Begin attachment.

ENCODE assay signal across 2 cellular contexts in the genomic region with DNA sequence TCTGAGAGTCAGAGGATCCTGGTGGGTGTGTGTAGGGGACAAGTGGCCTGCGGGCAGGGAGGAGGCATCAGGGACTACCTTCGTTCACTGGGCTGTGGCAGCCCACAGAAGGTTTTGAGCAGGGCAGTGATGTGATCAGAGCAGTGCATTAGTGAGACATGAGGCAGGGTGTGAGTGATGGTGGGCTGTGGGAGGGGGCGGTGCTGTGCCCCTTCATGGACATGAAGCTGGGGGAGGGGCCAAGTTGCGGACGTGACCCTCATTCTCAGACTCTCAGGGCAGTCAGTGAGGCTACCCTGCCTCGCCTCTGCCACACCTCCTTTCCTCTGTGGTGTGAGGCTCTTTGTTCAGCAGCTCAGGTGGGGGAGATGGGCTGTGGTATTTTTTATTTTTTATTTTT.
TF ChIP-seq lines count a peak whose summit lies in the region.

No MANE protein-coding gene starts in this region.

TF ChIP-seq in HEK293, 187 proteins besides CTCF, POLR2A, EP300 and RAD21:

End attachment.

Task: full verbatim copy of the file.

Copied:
ENCODE assay signal across 2 cellular contexts in the genomic region with DNA sequence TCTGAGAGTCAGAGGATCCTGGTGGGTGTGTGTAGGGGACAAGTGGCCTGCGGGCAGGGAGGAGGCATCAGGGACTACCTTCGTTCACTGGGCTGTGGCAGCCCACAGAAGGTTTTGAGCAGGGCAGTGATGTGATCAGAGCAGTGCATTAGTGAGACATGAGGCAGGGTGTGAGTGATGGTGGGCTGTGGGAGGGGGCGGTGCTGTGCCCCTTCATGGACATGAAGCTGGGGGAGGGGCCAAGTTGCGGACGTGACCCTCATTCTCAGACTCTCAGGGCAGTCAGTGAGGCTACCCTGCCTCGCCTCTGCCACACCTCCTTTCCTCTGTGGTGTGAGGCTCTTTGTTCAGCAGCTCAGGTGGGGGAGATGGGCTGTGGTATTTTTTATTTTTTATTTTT.
TF ChIP-seq lines count a peak whose summit lies in the region.

No MANE protein-coding gene starts in this region.

TF ChIP-seq in HEK293, 187 proteins besides CTCF, POLR2A, EP300 and RAD21: